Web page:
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Avocados in Charts - Record volumes send prices to bellow pre-stike levels


Bellow is the exact same chart I use to open my previous article Avocados in Charts: How does the Mexican growers’ strike compare to 2016?. If you haven't read it yet, I highly recommend it, as pretty much every scenario laid out has played out as expected.

So moving forward in time five weeks we can see very clearly the effects of the strike which started affecting the markets on the 30th of October. A massive gap in shipments complemented by rising prices, followed immediately by a huge swell in volume quickly bringing prices down even below pre-strike levels.

US Monthly Grape Shipping Point Historical Prices
(Source: USDA Market News via Agronometrics)
[Agronometrics users can view this chart with live updates here]

Comparing the last four years of volume data aggregated weekly the effects of the strike are even more pronounced. Hitting not only the lowest volume that any one week has recorded in the last four years, but quickly spiking, setting a new record for the most volume ever shipped week 47, which is also the second highest volume ever recorded. The highest being week 1 of 2016, which I actually suspect might have been an accounting error by the USDA’s reporting system, as the week prior had an unusually low volume and doesn't really match up with the trends observed the last couple of years.

US Monthly Grape Historical Volumes (KG)
(Source: USDA Market News via Agronometrics)
[Agronometrics users can view this chart with live updates here*]


So after 16 days of striking and a massive shock to the markets, what does this all add up to? In the article by FreshFruitPortal Mexican avocado strikes end as agreement is reached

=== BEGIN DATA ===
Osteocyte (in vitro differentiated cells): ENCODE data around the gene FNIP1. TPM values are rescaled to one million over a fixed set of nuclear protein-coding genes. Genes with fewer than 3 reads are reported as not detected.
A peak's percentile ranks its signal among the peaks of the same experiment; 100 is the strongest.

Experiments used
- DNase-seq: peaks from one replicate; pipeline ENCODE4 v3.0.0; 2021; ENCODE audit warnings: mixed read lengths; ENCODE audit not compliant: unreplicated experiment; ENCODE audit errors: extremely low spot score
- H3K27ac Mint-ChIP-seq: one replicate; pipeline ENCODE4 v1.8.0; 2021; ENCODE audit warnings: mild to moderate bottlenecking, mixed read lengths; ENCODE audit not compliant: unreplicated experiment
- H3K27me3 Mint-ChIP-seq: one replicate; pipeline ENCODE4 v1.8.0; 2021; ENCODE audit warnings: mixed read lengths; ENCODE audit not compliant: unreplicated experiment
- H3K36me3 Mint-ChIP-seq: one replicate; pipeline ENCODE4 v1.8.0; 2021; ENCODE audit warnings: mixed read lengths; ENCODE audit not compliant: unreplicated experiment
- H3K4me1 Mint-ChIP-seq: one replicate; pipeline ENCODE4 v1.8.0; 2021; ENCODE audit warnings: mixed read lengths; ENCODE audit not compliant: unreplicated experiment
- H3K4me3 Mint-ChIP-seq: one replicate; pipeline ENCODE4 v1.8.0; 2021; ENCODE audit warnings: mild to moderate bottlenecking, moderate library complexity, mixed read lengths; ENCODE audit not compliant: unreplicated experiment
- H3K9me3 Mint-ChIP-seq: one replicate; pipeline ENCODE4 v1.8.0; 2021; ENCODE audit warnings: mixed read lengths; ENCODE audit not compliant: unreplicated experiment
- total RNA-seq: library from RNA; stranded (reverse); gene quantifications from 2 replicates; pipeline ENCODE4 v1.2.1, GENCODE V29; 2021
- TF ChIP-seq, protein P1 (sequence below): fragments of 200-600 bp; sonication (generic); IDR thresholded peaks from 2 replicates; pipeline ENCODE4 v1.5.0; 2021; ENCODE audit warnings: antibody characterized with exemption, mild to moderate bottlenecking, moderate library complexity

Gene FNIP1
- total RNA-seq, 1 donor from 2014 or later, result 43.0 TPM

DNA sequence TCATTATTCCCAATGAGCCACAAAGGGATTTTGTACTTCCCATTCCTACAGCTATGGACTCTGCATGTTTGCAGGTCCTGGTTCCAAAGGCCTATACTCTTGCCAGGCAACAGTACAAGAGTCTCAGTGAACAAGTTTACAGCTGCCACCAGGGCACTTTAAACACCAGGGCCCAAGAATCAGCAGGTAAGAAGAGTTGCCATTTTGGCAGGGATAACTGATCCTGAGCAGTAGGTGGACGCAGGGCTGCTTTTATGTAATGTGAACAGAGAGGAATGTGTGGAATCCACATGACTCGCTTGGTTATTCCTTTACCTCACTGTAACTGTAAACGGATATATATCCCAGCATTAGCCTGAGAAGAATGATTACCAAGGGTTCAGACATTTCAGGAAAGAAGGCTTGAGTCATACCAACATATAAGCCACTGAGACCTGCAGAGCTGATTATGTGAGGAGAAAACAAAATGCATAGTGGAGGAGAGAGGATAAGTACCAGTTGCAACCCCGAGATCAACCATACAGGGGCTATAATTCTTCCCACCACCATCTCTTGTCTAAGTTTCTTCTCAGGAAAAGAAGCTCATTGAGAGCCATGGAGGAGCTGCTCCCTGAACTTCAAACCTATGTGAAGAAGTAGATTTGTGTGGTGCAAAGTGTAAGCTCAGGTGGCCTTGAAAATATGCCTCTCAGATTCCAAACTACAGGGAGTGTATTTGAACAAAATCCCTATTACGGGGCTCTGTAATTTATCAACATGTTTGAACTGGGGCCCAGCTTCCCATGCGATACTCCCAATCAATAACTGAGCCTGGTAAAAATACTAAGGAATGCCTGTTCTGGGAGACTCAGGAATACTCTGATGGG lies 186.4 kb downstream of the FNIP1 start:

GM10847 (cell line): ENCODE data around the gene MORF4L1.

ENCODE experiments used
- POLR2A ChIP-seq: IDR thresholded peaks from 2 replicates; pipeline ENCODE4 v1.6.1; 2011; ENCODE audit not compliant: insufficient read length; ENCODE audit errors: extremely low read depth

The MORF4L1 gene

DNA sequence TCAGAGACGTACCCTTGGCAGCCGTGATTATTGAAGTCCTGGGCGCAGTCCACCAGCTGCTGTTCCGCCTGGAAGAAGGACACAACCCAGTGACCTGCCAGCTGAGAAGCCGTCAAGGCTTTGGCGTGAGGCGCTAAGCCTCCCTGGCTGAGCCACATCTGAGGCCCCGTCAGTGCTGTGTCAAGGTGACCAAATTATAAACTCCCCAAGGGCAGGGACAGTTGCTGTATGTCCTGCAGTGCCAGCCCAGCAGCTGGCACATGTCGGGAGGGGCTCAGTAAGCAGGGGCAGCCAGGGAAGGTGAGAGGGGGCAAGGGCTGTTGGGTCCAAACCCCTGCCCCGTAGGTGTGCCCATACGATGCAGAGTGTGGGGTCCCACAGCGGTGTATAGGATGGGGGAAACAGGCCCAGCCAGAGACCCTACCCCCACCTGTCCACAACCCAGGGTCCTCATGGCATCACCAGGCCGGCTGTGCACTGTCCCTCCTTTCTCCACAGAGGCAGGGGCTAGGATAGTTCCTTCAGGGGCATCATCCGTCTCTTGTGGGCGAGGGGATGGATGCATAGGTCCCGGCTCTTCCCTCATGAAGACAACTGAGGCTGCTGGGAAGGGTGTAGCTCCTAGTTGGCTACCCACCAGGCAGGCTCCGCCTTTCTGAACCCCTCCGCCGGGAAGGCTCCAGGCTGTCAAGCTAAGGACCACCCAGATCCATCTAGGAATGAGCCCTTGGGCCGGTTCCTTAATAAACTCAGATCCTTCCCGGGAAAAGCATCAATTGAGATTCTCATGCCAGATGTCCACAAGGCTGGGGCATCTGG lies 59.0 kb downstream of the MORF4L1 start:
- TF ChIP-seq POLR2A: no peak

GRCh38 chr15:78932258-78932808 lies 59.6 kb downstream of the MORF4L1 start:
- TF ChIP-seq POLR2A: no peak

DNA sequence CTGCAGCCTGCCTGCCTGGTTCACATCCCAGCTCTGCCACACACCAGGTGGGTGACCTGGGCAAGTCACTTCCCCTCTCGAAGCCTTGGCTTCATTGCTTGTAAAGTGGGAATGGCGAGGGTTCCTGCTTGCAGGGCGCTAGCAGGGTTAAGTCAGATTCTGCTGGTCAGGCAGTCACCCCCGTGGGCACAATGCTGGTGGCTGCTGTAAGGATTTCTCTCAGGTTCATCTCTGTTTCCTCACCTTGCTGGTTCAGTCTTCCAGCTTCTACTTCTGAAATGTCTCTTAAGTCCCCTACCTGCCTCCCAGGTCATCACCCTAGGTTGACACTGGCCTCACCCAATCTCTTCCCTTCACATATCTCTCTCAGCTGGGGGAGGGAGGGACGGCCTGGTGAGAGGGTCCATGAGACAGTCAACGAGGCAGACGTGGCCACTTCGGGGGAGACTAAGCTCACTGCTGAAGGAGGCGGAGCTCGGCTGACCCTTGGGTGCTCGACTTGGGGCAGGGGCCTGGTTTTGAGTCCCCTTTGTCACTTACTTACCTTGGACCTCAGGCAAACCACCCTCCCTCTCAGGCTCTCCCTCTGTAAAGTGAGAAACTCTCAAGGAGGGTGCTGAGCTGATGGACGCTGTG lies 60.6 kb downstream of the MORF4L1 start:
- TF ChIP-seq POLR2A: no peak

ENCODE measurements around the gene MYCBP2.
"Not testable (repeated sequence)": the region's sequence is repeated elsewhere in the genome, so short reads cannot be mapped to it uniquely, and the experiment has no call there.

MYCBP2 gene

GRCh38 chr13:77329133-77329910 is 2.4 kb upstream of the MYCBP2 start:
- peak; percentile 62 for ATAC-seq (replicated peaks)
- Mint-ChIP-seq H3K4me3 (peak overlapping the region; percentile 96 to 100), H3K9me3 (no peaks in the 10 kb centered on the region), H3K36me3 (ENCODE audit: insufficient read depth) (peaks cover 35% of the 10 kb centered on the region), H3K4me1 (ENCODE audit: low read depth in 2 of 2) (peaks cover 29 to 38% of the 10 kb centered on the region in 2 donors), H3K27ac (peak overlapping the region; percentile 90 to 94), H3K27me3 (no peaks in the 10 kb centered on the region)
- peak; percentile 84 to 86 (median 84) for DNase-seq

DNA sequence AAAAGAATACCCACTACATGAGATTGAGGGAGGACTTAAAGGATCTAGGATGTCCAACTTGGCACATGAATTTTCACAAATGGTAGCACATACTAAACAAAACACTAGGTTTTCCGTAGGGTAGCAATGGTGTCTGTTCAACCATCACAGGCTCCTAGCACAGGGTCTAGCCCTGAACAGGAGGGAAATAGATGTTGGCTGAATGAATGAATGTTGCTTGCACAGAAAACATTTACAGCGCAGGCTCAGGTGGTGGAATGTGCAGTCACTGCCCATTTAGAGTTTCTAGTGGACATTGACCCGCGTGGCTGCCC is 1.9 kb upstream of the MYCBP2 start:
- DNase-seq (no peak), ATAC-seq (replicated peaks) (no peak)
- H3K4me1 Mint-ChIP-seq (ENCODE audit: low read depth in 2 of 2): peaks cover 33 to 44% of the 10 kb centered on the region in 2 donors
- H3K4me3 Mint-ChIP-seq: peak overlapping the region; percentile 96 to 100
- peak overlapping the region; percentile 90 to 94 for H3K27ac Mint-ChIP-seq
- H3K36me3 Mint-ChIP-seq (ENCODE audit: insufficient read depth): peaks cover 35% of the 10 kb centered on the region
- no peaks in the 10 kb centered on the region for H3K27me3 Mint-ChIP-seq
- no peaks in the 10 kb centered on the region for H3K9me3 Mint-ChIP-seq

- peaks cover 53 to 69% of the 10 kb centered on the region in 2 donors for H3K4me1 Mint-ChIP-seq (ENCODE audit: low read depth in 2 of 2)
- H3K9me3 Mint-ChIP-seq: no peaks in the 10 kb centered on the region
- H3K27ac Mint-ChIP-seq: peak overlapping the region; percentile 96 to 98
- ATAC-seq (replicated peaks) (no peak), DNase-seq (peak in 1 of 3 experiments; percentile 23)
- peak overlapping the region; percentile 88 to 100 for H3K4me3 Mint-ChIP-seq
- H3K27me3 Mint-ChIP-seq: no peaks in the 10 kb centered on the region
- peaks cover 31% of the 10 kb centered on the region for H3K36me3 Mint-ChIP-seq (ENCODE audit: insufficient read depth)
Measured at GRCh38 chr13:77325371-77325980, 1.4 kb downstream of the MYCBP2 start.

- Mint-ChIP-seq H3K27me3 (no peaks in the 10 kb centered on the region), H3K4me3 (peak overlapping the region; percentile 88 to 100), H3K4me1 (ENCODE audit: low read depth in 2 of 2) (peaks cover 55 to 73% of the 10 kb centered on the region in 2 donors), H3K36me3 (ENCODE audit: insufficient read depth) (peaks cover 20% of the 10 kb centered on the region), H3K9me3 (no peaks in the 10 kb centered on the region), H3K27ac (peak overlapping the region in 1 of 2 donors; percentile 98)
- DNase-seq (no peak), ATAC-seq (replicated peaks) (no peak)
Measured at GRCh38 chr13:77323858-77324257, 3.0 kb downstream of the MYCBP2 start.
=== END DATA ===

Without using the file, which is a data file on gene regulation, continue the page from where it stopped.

Ramon Paz, a spokesperson for the association, said that the parties had “agreed to increase the transparency of information so that everyone knows the reality of the market, the costs and the marketing margins.”. This last point was exactly what I had suggested in the last article and something that I strongly encourage. I also mentioned, I believe that there are a lot of reasons why the supply chain isn’t as transparent as it could be, but with a renewed emphasis on the subject I am very curious to see what the industry will come up with.


Written by: Colin Fain

Originally published in FreshFruitPortal.com on December 18, 2018 (Link)

*To view historics click on this icon in the table. In the historics report you can change viewing to reflect seasons that cross New Years.

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Source: USDA Market News via Agronometrics. (Agronometrics users can
view this chart with live updates here)
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